Prime Minister Naftali Bennett said Sunday that the government would consider returning to the Green Pass system, which bars those who aren’t vaccinated from accessing certain venues and activities, if the highly contagious COVID-19 Delta variant continues its spread.
Opening the weekly cabinet meeting with a call for the public to wear masks indoors and avoid overcrowding, Bennett said: “If we do not cooperate and the extent of coronavirus morbidity continues to rise, we will consider returning some of the limitations of the Green Pass and we will convene the coronavirus cabinet to do so.”
The cabinet last met last week to discuss increased testing and enforcement at Israel’s borders, but did not add any major new restrictions after the indoor mask mandate was reintroduced the week before.
The Green Pass program, which ended on June 1, allowed those who were vaccinated or had recovered from the coronavirus to dine indoors at restaurants and attend cultural events.
Reports suggested that officials have been considering reimplementing the program among others meant to curb infections, such as restrictions on gatherings.
Outgoing Health Ministry director-general Chezy Levy said Sunday that discussions were currently underway regarding reintroducing a range of additional restrictions.
“We are seeing a more intense outbreak than last week,” he told the Ynet news site, saying the recently recorded rise in both coronavirus infections and serious cases was “concerning, to say the least.”
Health Ministry figures published Sunday morning showed that 185 new coronavirus cases had been confirmed the previous day. While the number is down from the more than 300 recorded on the final days of last week, reduced weekend testing usually brings back lower figures on Sunday. The positivity rate remained at 0.5 percent, the same as it has been for the past several days.
The new infections brought the number of active cases to 2,455, the highest since the beginning of April. That figure has multiplied by 10 since June 18.
The number of patients in serious condition with COVID-19 complications has been slowly rising over the past week, reaching 35 as of Sunday, up from 26 a week before but down significantly from nearly 1,200 in January during the peak of the pandemic in Israel, before the country’s wide-scale vaccination campaign gained steam.
The death toll, however, remains at 6,429, with only one fatality recorded in almost three weeks.
Levy, who is expected to leave the Health Ministry at the end of the week and will be replaced in his role by coronavirus czar Nachman Ash, warned that the numbers could continue to grow, even with Israel’s high vaccination rates.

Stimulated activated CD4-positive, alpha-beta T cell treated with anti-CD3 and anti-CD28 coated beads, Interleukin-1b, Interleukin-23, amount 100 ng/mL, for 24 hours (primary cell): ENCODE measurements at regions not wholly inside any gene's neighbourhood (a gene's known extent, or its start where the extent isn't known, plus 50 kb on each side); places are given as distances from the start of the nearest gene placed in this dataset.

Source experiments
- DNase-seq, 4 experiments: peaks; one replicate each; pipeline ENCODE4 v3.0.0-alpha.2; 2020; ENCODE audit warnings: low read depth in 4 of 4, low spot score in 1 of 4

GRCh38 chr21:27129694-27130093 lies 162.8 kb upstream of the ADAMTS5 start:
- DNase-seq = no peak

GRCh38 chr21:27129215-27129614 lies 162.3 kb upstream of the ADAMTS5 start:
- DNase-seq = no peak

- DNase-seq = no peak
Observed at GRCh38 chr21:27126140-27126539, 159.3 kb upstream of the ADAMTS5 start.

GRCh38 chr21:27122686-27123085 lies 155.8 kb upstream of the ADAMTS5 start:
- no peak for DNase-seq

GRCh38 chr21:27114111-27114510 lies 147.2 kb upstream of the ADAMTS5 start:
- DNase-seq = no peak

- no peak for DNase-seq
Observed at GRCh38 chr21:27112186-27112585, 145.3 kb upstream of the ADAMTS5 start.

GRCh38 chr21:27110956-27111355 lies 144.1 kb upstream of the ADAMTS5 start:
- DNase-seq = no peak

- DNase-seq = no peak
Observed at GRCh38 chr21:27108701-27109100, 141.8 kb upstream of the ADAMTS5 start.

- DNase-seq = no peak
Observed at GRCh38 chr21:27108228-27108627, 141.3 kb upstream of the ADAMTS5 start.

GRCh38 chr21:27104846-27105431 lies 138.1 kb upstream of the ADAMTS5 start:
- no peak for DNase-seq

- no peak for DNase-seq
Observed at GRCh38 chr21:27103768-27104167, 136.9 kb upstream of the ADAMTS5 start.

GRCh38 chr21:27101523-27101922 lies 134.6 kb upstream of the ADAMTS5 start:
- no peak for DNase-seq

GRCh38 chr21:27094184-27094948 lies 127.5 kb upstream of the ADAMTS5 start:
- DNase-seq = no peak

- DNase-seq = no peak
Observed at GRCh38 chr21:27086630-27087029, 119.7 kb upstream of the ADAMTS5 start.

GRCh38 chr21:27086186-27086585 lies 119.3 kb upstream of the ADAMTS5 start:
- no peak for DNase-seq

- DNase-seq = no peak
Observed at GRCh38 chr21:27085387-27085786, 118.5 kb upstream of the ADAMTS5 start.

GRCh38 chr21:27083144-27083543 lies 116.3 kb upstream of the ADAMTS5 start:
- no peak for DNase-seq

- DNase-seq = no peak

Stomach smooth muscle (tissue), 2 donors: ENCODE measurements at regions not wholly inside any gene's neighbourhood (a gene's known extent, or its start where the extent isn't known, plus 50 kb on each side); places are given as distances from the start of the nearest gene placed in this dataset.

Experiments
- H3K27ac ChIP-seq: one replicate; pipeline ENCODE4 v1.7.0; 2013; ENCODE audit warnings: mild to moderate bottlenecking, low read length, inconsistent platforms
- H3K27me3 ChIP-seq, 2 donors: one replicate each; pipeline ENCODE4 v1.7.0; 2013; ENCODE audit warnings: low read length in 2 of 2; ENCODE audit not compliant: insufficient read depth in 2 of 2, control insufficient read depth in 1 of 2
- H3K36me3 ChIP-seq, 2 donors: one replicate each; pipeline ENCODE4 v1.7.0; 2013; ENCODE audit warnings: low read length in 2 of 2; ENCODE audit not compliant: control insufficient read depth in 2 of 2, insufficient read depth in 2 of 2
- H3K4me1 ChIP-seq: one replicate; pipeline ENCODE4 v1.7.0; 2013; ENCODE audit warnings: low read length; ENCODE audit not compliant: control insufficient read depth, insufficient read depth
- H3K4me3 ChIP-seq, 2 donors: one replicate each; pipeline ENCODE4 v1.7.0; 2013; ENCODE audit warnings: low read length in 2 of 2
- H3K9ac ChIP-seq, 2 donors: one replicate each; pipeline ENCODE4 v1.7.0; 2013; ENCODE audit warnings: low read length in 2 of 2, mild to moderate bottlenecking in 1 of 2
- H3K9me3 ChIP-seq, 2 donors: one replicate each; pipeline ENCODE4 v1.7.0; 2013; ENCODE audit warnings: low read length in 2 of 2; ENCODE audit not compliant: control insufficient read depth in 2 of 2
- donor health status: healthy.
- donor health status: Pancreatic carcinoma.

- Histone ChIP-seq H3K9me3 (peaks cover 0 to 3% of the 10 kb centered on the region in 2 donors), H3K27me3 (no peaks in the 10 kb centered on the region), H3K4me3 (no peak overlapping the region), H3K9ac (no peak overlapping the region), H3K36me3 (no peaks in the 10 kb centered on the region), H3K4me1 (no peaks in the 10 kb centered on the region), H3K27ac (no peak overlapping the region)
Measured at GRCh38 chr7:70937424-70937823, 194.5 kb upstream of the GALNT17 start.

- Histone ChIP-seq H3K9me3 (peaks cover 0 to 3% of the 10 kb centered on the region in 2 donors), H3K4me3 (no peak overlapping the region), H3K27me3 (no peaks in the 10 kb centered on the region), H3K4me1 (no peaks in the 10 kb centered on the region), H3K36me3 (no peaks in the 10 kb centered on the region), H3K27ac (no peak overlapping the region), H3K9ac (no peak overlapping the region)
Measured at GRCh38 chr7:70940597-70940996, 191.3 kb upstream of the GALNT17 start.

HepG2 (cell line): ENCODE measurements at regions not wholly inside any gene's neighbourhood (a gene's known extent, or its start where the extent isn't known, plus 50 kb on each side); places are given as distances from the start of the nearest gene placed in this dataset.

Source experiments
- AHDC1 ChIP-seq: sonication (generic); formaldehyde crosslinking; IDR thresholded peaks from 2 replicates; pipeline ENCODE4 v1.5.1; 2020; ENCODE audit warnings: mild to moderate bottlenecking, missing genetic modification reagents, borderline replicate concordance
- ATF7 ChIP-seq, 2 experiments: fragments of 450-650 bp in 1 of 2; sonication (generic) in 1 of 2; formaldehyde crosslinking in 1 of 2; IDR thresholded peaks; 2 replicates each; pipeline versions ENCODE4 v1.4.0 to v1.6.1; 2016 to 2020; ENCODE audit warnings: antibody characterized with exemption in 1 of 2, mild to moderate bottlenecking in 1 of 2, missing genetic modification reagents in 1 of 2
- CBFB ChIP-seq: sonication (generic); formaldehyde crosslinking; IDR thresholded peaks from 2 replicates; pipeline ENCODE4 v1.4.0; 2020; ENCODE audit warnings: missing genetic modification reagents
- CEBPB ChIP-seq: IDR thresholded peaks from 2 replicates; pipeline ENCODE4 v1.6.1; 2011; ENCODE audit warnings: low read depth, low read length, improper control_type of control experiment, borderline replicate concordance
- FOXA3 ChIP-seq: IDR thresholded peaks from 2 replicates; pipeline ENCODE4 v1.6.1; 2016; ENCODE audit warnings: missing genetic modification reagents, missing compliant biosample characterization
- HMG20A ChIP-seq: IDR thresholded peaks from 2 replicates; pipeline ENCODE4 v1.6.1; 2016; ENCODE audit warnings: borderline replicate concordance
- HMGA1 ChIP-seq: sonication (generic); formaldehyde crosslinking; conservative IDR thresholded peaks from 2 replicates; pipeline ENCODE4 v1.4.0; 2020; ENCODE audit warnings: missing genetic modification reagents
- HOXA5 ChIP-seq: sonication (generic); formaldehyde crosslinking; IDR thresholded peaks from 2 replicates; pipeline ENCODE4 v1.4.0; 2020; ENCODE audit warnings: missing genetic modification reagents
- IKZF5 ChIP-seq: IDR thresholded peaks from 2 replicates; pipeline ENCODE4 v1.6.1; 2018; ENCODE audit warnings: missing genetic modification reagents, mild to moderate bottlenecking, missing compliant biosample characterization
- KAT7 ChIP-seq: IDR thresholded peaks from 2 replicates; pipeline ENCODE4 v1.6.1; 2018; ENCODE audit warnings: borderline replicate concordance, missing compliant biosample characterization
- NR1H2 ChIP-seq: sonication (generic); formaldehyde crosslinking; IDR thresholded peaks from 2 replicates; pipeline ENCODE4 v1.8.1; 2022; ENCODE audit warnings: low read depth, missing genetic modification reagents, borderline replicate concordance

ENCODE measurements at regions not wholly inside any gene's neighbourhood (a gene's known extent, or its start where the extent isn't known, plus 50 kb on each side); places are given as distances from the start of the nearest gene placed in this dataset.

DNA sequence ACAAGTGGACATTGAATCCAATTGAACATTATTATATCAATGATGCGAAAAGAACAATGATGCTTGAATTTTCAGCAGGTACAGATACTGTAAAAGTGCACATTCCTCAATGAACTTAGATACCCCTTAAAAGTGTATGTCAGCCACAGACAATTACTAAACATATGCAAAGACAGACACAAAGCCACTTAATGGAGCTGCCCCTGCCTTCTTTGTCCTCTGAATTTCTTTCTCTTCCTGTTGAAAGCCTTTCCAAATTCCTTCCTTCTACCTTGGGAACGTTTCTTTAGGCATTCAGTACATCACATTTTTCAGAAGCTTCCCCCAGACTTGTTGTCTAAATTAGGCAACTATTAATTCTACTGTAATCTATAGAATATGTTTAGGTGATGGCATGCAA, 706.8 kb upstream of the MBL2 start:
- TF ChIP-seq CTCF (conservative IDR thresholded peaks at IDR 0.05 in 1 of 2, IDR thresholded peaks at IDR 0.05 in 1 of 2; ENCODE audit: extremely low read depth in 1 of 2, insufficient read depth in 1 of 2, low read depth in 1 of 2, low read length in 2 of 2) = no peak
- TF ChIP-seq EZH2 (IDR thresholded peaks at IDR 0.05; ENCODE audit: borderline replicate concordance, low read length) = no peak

“Even among the vaccinated there are infections, and we still have many children and adolescents who are not vaccinated and can be infected,” he said. “We should be worried and see how to contain the situation before it gets out of control.”
The Health Ministry, which reportedly expects daily coronavirus diagnoses to jump to 500-600 this week, also said Sunday that 21 localities were now defined as “yellow” under its “traffic light” system for ranking municipalities based on the severity of morbidity there. That’s up from just nine on Friday.
In the coastal city of Tel Aviv, which has been “yellow” since mid-last week, a mini-outbreak was attributed to a high school end-of-school party where one student infected 83 of his peers, Channel 12 news reported.
The channel also reported that the number of Israelis now confined to house quarantine due to contact with virus carriers currently stands at 59,967, almost double what it was two weeks ago.
Amid a rise in cases, the government has been promoting vaccinations for children and teenagers aged 12-15, with over 100,000 shots administered to this age group in recent weeks, according to the Health Ministry.
Bennett appealed to young teens last week to get vaccinated in order to avert restrictions, and declared: “We do not want to impose any limits — not on parties, or on trips, or on anything.”
The Health Ministry said Saturday that over 100,000 people in Israel between the ages of 12 and 16 years old have now been vaccinated.
“This is an unprecedented achievement,” the ministry said in a statement, while reiterating its call for anyone over 12 who wants to get vaccinated to do so.
According to the ministry, over 5.62 million people — out of Israel’s population of more than 9.3 million — have gotten at least one vaccine shot. Of those, close to 5.2 million received a second dose.
In a new report released Saturday, however, Hebrew University experts said that without new restrictions, “we won’t see a slowdown and it appears it will be difficult to avoid reaching 1,000 new infections per day in two weeks’ time. We emphasize that the effect of the masks is not currently seen.”
The experts cautioned that any further stalling by the government would “require more serious steps in the future to achieve the same effect.”
The experts also cautiously estimated that the vaccines are 60-80% effective in preventing contagion when faced with the Delta variant, as compared to 90% for other strains, though they stressed the immunization’s effectiveness in preventing serious illness appeared to remain as high as previously estimated.